Ramadan, the Muslim holy month currently underway, is not simply about fasting from sunrise to sunset.
It’s a time to reflect deeply, study the Quran and boost generosity. It’s also a time for observant Muslims to convene for iftar, the communal meal that breaks the fast.
This year, Ramadan began on March 22 and will end on April 20.
At the Islamic Center of San Francisco in Bernal Heights, congregants come together nightly for prayer and meals donated by local restaurants like beloved Bay Area mini-chain Pakwan.
The city’s oldest mosque, or masjid, estimates it has returned to pre-pandemic levels of visitors, including a recent uptick in Uzbeks. The mosque now adorned with vibrant blue carpet to pray on was founded in 1959 by college students, but these days, it often attracts tech workers who are looking for a taste of home.
“It’s so nice to see so many people coming to the mosque,” said Afsheen Ahmad, a pharmacist in San Francisco.
This year, Ahmad is unable to fast, as she is breastfeeding a 10-month-old. But she is trying to incorporate the kids more while reading more of the holy book and finding other ways to observe.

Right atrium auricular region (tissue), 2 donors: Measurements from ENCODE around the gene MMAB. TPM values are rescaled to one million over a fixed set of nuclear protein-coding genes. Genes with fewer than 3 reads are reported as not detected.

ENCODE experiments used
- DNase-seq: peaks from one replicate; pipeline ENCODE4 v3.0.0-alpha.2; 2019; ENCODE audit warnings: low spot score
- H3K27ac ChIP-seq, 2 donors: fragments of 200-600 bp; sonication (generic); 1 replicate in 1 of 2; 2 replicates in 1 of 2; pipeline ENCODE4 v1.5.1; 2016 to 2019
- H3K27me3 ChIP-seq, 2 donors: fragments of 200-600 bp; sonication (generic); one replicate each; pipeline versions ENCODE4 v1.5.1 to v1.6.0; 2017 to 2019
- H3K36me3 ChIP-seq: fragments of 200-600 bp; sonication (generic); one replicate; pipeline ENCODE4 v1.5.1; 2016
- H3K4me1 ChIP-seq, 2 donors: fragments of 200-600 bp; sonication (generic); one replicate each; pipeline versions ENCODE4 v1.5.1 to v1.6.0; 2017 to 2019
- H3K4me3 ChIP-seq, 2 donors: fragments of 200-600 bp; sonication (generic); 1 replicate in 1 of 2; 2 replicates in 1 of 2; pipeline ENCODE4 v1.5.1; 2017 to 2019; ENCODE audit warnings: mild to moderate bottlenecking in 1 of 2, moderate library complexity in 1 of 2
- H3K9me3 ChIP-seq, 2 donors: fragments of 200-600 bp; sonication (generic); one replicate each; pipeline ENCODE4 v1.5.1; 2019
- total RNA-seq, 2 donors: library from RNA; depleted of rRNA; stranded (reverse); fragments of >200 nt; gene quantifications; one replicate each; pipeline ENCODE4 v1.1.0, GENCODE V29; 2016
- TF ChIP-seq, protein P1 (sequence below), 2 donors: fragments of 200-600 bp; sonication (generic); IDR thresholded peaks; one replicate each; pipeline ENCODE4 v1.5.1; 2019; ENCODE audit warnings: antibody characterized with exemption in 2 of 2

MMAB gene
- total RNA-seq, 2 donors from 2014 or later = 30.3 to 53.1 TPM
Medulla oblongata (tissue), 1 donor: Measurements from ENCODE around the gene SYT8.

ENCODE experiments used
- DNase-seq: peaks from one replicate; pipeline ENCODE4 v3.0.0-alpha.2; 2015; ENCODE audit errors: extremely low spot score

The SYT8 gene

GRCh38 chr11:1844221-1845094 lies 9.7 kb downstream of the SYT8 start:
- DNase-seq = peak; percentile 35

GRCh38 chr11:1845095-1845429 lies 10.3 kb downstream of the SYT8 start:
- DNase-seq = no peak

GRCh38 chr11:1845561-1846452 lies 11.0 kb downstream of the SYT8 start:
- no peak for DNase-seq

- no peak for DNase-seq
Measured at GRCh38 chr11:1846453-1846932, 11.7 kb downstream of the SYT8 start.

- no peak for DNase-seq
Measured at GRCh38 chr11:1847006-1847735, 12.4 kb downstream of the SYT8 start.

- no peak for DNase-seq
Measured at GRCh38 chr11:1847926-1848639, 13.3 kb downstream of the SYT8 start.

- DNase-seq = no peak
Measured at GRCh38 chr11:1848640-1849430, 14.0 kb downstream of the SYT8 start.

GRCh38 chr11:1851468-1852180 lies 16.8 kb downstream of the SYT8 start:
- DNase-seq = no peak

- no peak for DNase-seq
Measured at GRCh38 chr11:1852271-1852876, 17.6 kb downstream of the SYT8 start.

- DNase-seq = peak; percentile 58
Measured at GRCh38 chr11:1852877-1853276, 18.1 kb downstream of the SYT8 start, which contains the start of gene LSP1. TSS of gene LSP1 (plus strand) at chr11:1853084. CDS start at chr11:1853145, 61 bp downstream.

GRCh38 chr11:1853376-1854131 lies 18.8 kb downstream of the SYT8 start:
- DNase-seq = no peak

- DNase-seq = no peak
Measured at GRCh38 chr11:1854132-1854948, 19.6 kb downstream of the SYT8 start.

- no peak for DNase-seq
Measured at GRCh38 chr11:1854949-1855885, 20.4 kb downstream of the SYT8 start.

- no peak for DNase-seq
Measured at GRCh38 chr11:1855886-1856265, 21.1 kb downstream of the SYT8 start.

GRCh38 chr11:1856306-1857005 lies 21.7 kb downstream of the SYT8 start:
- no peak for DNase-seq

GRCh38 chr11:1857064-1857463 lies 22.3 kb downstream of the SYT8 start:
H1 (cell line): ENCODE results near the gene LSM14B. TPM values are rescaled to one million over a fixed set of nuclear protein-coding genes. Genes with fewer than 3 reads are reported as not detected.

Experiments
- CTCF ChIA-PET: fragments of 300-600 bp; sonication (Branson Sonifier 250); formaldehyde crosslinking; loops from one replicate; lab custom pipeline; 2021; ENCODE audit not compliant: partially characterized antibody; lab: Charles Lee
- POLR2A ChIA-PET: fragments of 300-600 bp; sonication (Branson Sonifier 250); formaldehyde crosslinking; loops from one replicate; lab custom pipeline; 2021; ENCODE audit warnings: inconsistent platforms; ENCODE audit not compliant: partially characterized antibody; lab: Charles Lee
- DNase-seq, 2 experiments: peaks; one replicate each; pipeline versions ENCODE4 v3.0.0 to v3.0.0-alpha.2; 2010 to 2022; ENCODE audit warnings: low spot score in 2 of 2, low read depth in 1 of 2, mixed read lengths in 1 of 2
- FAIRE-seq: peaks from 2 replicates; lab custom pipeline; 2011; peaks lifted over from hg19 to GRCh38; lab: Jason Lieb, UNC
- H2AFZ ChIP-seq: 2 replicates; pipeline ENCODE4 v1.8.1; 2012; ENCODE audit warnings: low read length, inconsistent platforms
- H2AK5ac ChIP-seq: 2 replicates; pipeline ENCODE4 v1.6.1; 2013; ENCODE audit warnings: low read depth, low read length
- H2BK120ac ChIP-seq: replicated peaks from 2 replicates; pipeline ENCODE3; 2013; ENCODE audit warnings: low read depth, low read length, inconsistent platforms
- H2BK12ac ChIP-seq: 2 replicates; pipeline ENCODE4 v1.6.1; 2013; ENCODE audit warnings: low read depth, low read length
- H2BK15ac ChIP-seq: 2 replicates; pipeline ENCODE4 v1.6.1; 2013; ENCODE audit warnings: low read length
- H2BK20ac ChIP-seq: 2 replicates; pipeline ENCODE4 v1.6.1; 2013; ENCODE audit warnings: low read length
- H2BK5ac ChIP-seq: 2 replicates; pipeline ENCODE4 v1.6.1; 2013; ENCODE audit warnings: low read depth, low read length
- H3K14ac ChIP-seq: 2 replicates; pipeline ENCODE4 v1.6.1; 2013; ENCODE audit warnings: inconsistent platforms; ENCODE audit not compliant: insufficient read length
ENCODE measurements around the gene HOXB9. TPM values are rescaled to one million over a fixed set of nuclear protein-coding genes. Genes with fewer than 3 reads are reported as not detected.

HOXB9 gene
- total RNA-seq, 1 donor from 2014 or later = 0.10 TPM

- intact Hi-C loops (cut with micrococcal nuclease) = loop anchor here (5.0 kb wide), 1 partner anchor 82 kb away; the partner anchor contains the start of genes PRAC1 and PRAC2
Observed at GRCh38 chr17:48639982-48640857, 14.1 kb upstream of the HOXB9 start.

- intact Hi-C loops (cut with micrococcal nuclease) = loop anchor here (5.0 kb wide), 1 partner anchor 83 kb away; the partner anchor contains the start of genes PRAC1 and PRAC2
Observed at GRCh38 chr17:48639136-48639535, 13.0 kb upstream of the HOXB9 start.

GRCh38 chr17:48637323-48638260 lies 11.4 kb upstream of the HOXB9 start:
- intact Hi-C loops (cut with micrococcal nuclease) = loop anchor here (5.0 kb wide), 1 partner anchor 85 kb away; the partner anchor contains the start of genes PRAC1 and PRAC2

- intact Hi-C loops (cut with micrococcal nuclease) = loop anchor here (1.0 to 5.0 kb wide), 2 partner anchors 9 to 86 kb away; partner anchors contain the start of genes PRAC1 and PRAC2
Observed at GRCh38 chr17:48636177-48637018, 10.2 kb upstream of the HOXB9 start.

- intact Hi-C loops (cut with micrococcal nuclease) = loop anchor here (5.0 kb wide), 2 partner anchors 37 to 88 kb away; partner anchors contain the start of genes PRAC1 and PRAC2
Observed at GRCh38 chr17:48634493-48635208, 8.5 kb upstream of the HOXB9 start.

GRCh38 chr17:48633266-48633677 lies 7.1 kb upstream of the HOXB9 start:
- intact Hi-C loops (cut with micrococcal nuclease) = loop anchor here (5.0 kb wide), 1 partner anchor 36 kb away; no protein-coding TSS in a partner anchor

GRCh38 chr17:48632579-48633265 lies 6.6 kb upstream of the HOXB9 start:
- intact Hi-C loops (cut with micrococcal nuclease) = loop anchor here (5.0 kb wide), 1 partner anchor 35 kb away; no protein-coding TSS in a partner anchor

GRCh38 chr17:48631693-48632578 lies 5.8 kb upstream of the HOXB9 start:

Her 5-year-old daughter’s favorite act of charity is baking cookies for friends and neighbors while trying to do mini-fasts.
“It’s also a month of giving and sharing,” Ahmad said. “She’s very considerate and caring of others.
Ramadan’s emphasis on charity means more donations to those in need, like victims of the deadly earthquakes in Syria and Turkey. To the best of their ability, Muslims are meant to give 2.5% of their wealth to charity, an amount the Islamic Center collects in a separate pot from the donations used to run its operations.
“Fasting is just part of it,” said Asif Mirza, who used to serve on the mosque’s board. “Part of that is to feel empathy for those that don’t have much. If you look at Syria right now, if you look at a lot of other countries, you kind of feel their pain first and foremost.”
With fasting for Ramadan also comes the understanding of those who are unable to fully eat in everyday life, particularly with the pinch of inflation this year.
The end of Ramadan is marked the next day with a big three-day celebration known as Eid al-Fitr, a Muslim holiday on par with Christmas, and the subject of a back-and-forth debate as to its place on San Francisco’s public school calendar.
The mosque is also fundraising for the year with a goal of $200,000 to ramp up programming, from Arabic classes that help adults understand the Quran in its original language to open house events for non-Muslims. It also wants to have weekly programs for girls and youth camping trips.
“As our children grow, they need a place to call their own,” said Jennifer Mirza, Asif’s wife. “They grow up in two different identities. It’s almost like trying to create another sense of community, so they know they belong in a place.”
Ida Mojadad can be reached at [email protected]